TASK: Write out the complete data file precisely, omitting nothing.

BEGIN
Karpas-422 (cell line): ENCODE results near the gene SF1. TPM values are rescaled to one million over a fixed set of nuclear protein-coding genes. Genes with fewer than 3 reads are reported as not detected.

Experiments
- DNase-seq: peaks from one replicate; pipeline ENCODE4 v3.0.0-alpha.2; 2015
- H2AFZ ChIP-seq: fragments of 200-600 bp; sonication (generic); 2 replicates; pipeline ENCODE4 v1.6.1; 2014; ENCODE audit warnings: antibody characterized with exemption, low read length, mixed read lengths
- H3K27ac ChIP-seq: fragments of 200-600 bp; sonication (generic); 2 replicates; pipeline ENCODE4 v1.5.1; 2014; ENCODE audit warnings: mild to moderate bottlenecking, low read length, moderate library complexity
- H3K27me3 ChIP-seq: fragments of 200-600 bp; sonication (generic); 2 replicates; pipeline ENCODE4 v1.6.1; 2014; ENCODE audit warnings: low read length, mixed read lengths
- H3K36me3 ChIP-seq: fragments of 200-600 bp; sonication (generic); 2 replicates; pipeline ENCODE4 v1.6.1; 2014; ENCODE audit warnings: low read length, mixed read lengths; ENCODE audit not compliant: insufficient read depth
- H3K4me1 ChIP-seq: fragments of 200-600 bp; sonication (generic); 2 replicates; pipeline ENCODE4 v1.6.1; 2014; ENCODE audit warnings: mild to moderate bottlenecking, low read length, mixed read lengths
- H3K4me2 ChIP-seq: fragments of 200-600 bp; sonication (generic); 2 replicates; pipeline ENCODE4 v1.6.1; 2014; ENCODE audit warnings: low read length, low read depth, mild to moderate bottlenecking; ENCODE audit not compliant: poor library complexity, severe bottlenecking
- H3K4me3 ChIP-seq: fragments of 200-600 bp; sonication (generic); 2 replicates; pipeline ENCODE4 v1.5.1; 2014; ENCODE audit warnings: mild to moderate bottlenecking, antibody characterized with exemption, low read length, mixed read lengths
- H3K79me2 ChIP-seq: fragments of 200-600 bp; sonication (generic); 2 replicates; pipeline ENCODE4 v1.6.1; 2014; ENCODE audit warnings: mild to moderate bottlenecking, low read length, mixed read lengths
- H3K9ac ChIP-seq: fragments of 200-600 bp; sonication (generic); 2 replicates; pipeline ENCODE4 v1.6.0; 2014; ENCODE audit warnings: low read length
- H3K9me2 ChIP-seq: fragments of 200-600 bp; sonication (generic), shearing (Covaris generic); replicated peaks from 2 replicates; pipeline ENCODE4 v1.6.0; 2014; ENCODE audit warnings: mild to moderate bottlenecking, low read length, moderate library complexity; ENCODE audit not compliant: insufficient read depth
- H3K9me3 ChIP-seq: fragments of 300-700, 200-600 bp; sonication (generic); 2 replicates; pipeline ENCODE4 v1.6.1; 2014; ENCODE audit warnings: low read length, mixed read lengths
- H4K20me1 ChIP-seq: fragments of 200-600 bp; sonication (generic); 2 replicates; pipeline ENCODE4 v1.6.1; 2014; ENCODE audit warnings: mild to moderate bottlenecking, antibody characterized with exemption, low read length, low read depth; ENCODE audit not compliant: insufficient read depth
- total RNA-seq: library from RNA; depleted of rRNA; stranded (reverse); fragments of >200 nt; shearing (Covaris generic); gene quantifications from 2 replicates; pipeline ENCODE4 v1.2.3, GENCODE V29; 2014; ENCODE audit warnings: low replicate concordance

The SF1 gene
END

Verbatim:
Karpas-422 (cell line): ENCODE results near the gene SF1. TPM values are rescaled to one million over a fixed set of nuclear protein-coding genes. Genes with fewer than 3 reads are reported as not detected.

Experiments
- DNase-seq: peaks from one replicate; pipeline ENCODE4 v3.0.0-alpha.2; 2015
- H2AFZ ChIP-seq: fragments of 200-600 bp; sonication (generic); 2 replicates; pipeline ENCODE4 v1.6.1; 2014; ENCODE audit warnings: antibody characterized with exemption, low read length, mixed read lengths
- H3K27ac ChIP-seq: fragments of 200-600 bp; sonication (generic); 2 replicates; pipeline ENCODE4 v1.5.1; 2014; ENCODE audit warnings: mild to moderate bottlenecking, low read length, moderate library complexity
- H3K27me3 ChIP-seq: fragments of 200-600 bp; sonication (generic); 2 replicates; pipeline ENCODE4 v1.6.1; 2014; ENCODE audit warnings: low read length, mixed read lengths
- H3K36me3 ChIP-seq: fragments of 200-600 bp; sonication (generic); 2 replicates; pipeline ENCODE4 v1.6.1; 2014; ENCODE audit warnings: low read length, mixed read lengths; ENCODE audit not compliant: insufficient read depth
- H3K4me1 ChIP-seq: fragments of 200-600 bp; sonication (generic); 2 replicates; pipeline ENCODE4 v1.6.1; 2014; ENCODE audit warnings: mild to moderate bottlenecking, low read length, mixed read lengths
- H3K4me2 ChIP-seq: fragments of 200-600 bp; sonication (generic); 2 replicates; pipeline ENCODE4 v1.6.1; 2014; ENCODE audit warnings: low read length, low read depth, mild to moderate bottlenecking; ENCODE audit not compliant: poor library complexity, severe bottlenecking
- H3K4me3 ChIP-seq: fragments of 200-600 bp; sonication (generic); 2 replicates; pipeline ENCODE4 v1.5.1; 2014; ENCODE audit warnings: mild to moderate bottlenecking, antibody characterized with exemption, low read length, mixed read lengths
- H3K79me2 ChIP-seq: fragments of 200-600 bp; sonication (generic); 2 replicates; pipeline ENCODE4 v1.6.1; 2014; ENCODE audit warnings: mild to moderate bottlenecking, low read length, mixed read lengths
- H3K9ac ChIP-seq: fragments of 200-600 bp; sonication (generic); 2 replicates; pipeline ENCODE4 v1.6.0; 2014; ENCODE audit warnings: low read length
- H3K9me2 ChIP-seq: fragments of 200-600 bp; sonication (generic), shearing (Covaris generic); replicated peaks from 2 replicates; pipeline ENCODE4 v1.6.0; 2014; ENCODE audit warnings: mild to moderate bottlenecking, low read length, moderate library complexity; ENCODE audit not compliant: insufficient read depth
- H3K9me3 ChIP-seq: fragments of 300-700, 200-600 bp; sonication (generic); 2 replicates; pipeline ENCODE4 v1.6.1; 2014; ENCODE audit warnings: low read length, mixed read lengths
- H4K20me1 ChIP-seq: fragments of 200-600 bp; sonication (generic); 2 replicates; pipeline ENCODE4 v1.6.1; 2014; ENCODE audit warnings: mild to moderate bottlenecking, antibody characterized with exemption, low read length, low read depth; ENCODE audit not compliant: insufficient read depth
- total RNA-seq: library from RNA; depleted of rRNA; stranded (reverse); fragments of >200 nt; shearing (Covaris generic); gene quantifications from 2 replicates; pipeline ENCODE4 v1.2.3, GENCODE V29; 2014; ENCODE audit warnings: low replicate concordance

The SF1 gene